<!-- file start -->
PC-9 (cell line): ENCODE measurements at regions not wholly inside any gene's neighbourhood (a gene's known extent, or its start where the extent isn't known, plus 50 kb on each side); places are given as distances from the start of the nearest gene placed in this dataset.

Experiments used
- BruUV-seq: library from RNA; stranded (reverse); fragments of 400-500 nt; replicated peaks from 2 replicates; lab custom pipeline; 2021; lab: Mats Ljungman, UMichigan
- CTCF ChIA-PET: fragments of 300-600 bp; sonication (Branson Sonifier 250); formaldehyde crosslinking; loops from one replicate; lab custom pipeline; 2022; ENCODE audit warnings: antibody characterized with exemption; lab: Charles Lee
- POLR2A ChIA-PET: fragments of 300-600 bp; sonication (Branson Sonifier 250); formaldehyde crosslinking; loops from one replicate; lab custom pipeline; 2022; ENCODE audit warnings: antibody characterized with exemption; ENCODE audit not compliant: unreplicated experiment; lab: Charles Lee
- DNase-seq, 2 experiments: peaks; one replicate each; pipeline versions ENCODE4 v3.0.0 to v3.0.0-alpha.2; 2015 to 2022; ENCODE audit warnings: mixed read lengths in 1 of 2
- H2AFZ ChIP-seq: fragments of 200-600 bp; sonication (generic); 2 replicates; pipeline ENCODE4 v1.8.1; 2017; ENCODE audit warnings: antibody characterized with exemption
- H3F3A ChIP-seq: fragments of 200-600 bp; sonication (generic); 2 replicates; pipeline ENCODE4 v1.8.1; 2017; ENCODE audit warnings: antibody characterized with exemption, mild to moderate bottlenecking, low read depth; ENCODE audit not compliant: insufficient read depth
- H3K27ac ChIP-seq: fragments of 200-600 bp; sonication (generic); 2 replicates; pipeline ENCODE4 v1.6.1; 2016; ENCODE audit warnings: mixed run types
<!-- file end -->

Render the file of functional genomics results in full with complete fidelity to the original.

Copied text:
PC-9 (cell line): ENCODE measurements at regions not wholly inside any gene's neighbourhood (a gene's known extent, or its start where the extent isn't known, plus 50 kb on each side); places are given as distances from the start of the nearest gene placed in this dataset.

Experiments used
- BruUV-seq: library from RNA; stranded (reverse); fragments of 400-500 nt; replicated peaks from 2 replicates; lab custom pipeline; 2021; lab: Mats Ljungman, UMichigan
- CTCF ChIA-PET: fragments of 300-600 bp; sonication (Branson Sonifier 250); formaldehyde crosslinking; loops from one replicate; lab custom pipeline; 2022; ENCODE audit warnings: antibody characterized with exemption; lab: Charles Lee
- POLR2A ChIA-PET: fragments of 300-600 bp; sonication (Branson Sonifier 250); formaldehyde crosslinking; loops from one replicate; lab custom pipeline; 2022; ENCODE audit warnings: antibody characterized with exemption; ENCODE audit not compliant: unreplicated experiment; lab: Charles Lee
- DNase-seq, 2 experiments: peaks; one replicate each; pipeline versions ENCODE4 v3.0.0 to v3.0.0-alpha.2; 2015 to 2022; ENCODE audit warnings: mixed read lengths in 1 of 2
- H2AFZ ChIP-seq: fragments of 200-600 bp; sonication (generic); 2 replicates; pipeline ENCODE4 v1.8.1; 2017; ENCODE audit warnings: antibody characterized with exemption
- H3F3A ChIP-seq: fragments of 200-600 bp; sonication (generic); 2 replicates; pipeline ENCODE4 v1.8.1; 2017; ENCODE audit warnings: antibody characterized with exemption, mild to moderate bottlenecking, low read depth; ENCODE audit not compliant: insufficient read depth
- H3K27ac ChIP-seq: fragments of 200-600 bp; sonication (generic); 2 replicates; pipeline ENCODE4 v1.6.1; 2016; ENCODE audit warnings: mixed run types